Happy sixth birthday, Citizens United! In honor of the opinion we’ve come to know and love (to hate), we’re revisiting the decision and its impact this election season.

The Decision


What changed the Justices’ minds in those twenty years?

Nothing. Not a single justice shifted positions from 1990 to 2010, but we saw a significant justice swap in that time. That’s how Justices Kennedy and Scalia, who dissented in favor of corporate speech in Austin v. Michigan Chamber of Commerce in 1990, re-emerged in 2010 as the majority with the help of the more-recently appointed Chief Justice Roberts and Justices Thomas and Alito. Meanwhile, Justice Stevens, the only justice left from the Austin majority, found himself outnumbered in Citizens United.

Refresher: Why is Citizens United problematic?

Take it from the others on the bench. These bits come from Justice Stevens’ dissent.

  • “Corruption can take many forms. Bribery may be the paradigm case. But the difference between selling a vote and selling access is a matter of degree, not kind.”
  • “It might also be added that corporations have no consciences, no beliefs, no feelings, no thoughts, no desires. Corporations help structure and facilitate the activities of human beings, to be sure, and their ‘personhood’ often serves as a useful legal fiction. But they are not themselves members of ‘We the People’ by whom and for whom our Constitution was established.”
  • “At bottom, the Court’s opinion is thus a rejection of the common sense of the American people, who have recognized a need to prevent corporations from undermining self-government since the founding, and who have fought against the distinctive corrupting potential of corporate electioneering since the days of Theodore Roosevelt.”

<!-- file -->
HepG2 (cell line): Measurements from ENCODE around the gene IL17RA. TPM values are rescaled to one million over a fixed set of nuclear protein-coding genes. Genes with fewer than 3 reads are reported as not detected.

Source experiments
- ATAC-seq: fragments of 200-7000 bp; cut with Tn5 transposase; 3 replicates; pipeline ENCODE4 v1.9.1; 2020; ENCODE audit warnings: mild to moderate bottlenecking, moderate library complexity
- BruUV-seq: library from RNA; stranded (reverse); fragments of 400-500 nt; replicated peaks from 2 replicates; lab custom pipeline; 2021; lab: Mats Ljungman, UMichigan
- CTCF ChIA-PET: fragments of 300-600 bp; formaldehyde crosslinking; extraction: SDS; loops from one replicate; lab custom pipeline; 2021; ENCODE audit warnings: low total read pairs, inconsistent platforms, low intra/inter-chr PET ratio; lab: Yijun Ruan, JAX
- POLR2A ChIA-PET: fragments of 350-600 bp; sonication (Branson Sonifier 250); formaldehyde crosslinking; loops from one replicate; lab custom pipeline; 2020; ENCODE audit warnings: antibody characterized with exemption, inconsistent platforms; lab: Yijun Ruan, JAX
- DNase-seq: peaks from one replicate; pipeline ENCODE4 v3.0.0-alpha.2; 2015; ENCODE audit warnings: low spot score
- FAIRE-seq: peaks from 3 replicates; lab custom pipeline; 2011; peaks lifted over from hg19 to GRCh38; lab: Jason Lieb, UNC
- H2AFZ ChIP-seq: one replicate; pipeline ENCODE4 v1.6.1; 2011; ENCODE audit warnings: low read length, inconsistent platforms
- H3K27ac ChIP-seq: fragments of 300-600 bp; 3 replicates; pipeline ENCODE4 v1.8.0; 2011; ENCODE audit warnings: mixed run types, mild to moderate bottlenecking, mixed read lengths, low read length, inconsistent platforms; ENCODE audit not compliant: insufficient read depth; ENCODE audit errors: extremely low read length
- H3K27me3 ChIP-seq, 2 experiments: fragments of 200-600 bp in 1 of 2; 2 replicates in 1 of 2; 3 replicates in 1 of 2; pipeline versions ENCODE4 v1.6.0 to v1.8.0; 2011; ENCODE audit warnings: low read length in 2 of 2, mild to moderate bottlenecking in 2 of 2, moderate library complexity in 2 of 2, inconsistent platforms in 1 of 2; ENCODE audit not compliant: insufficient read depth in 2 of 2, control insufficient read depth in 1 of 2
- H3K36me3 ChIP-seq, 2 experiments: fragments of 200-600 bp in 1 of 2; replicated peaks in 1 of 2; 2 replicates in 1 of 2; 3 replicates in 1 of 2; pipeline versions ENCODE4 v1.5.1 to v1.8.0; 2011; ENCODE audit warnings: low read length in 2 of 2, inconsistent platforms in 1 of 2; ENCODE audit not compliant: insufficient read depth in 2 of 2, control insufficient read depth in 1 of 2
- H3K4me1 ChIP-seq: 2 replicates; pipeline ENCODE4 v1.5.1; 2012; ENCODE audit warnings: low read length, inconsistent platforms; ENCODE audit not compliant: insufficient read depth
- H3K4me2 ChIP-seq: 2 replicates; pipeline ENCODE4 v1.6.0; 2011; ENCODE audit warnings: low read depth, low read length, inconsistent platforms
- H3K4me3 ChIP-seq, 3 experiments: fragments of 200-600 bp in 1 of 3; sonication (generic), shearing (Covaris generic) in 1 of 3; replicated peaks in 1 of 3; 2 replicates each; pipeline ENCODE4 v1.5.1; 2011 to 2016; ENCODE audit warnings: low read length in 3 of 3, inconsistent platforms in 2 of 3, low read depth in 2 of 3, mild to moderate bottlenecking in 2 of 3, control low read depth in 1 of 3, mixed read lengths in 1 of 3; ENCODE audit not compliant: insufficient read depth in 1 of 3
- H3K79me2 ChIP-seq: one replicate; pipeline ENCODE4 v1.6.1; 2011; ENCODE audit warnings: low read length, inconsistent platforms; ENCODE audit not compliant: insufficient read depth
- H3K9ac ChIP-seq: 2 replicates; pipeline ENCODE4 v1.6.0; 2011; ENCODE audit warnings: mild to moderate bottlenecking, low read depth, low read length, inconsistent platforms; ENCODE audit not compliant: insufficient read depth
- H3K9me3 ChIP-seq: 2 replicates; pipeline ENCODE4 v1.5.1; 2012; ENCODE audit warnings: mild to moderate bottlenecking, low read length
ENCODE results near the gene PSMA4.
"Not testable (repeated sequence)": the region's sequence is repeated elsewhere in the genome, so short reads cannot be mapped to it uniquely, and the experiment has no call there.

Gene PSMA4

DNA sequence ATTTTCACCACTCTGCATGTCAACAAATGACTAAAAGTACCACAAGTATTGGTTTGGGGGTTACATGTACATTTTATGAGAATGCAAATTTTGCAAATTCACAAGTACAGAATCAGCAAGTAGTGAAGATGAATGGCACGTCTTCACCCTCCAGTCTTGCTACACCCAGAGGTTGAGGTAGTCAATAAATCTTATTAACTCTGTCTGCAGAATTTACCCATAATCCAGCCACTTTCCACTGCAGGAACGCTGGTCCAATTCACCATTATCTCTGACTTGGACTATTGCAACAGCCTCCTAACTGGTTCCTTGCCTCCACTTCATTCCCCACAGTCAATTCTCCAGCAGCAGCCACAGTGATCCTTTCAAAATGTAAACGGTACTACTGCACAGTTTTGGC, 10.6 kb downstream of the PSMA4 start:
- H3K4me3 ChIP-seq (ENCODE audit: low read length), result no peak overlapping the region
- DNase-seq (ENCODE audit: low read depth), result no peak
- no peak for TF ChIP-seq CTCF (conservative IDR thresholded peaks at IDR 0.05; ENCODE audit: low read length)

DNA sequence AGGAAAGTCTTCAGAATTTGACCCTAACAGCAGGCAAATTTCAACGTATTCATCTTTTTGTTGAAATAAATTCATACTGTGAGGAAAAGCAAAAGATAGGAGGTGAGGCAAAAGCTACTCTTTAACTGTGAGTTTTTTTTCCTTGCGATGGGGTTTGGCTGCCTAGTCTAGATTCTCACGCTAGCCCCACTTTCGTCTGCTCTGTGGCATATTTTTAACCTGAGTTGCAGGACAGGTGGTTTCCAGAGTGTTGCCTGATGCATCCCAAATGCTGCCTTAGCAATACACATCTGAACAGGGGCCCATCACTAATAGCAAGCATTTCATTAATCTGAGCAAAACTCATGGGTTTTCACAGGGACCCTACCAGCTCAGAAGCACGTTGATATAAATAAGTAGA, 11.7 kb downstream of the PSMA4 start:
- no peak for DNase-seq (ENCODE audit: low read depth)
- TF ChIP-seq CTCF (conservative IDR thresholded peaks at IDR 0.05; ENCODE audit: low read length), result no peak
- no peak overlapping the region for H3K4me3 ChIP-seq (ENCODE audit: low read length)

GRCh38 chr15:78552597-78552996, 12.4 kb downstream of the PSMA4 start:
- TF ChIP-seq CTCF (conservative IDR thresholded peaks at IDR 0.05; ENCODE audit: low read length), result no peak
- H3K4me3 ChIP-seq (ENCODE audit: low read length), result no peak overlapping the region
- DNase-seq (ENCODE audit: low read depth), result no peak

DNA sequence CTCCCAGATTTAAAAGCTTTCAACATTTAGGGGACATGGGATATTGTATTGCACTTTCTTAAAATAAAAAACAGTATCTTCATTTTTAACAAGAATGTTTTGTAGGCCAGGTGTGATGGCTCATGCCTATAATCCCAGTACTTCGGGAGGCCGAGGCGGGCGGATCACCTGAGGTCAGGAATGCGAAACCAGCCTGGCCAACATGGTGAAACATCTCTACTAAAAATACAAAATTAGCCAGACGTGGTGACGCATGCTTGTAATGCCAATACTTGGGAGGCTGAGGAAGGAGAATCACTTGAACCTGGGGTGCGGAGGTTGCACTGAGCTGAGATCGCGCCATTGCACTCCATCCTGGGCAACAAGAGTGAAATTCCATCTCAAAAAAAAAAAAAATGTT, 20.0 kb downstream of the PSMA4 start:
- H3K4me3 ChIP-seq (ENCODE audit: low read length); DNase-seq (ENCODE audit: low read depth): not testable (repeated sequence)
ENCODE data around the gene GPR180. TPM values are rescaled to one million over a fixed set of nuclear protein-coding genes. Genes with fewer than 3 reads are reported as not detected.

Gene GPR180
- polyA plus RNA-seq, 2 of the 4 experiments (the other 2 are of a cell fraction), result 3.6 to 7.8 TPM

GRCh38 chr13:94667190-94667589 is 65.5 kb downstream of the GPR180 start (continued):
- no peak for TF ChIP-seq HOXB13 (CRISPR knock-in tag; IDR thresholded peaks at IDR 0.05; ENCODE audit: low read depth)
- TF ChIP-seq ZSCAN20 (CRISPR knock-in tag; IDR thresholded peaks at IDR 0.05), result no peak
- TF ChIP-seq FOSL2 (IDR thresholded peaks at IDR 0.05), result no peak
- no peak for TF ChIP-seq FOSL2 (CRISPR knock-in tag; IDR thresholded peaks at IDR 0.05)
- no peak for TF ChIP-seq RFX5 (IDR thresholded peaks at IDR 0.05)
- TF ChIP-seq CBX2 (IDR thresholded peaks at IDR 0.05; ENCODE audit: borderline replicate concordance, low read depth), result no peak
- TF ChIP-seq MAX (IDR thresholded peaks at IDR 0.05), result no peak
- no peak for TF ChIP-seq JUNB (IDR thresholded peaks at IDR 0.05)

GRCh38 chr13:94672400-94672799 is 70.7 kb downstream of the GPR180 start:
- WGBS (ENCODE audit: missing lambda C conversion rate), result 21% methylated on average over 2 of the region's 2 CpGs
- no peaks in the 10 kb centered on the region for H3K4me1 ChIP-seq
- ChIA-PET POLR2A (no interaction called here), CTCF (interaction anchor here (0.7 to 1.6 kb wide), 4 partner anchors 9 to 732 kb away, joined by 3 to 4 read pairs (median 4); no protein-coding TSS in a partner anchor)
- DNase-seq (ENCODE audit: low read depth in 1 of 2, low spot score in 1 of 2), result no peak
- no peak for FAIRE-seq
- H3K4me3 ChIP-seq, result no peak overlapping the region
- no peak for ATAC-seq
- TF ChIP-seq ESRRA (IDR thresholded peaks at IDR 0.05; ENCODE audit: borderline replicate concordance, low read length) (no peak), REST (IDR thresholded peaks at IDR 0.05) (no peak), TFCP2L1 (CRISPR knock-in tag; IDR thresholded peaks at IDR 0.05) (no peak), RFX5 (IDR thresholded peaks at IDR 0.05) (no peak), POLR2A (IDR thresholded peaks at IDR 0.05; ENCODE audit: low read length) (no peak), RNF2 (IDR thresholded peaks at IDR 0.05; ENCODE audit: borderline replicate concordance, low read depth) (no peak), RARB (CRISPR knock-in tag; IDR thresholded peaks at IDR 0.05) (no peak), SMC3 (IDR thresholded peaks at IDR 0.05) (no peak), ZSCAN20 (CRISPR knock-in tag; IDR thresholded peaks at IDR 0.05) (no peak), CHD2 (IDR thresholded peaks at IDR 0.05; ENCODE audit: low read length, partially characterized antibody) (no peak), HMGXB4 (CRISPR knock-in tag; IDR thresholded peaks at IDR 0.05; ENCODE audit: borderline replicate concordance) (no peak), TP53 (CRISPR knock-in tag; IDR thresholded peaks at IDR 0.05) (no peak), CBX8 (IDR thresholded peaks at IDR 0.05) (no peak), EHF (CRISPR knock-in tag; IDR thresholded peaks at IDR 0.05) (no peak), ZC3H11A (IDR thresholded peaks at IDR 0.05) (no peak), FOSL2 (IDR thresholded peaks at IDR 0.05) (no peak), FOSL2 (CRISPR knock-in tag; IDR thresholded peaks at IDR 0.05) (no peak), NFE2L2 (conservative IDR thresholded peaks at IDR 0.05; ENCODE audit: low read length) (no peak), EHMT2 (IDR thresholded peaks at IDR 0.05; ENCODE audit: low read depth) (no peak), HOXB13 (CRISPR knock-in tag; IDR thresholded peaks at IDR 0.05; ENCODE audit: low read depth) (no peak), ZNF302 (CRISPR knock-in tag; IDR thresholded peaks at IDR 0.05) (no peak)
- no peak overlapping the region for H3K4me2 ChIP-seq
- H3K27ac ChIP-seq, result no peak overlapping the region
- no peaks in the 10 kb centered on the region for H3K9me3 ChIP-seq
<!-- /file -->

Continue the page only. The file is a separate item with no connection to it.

Anything else, Justice Stevens?

  • “While American democracy is imperfect, few outside the majority of this Court would have thought its flaws included a dearth of corporate money in politics.”

*mic drop*

The Donors

But on the off chance that you were worried about the dearth of corporate money in the 2016 election – fear no more! In 2016, super PACs and corporate spending are alive and well. It’s only January, and they’ve already spent nearly four times the $42M spent by the candidate’s actual campaigns. Right to Rise USA, the super PAC supporting Jeb Bush, has alone spent $61M in advertisements thus far… only ten months to go, and Right to Rise had better get moving if it wants to keep up with the Koch network’s budget of almost $900M for the 2016 election.

Since Citizens United, voters (especially minorities and low-income citizens) have lost faith that their voices matter in comparison to those of big corporate donors. Some candidates have tried to respond – both Hillary Clinton and Bernie Sanders emphasize campaign finance reform as a major issue on their platforms, and they pledge to only appoint justices that would overturn Citizens United (because we all know how well predicting how justices will decide has gone in the past!).

However, backlash against Citizens United might play out in a different way this year. Sanders is becoming increasingly competitive with Clinton, as he capitalizes on the fact that he’s the candidate without a super PAC. Or, rather, one of the candidates without a super PAC. Because he’s not the only candidate who’s benefited from taking a stand against corporate donors…

The Donald

The most confusing beneficiary of the Citizens United backlash may well be billionaire-turned-Republican front-runner Donald Trump. Trump has consistently said he can’t be influenced like his opponents because he’s “not taking special interest money” and is instead “self-funding his campaign” (note: he’s not actually self-funding his campaign), and some commentators suggest that, similar to Sanders, he’s racking up grassroots support as the Washington outsider candidate because voters are really that tired of corruption and influence.

To reiterate: some voters who are flustered by the influence of corporate money in elections have turned to Donald Trump for help. But don’t worry, because the Supreme Court told us that unlimited election spending by corporations won’t cause the electorate to lose faith in our democracy.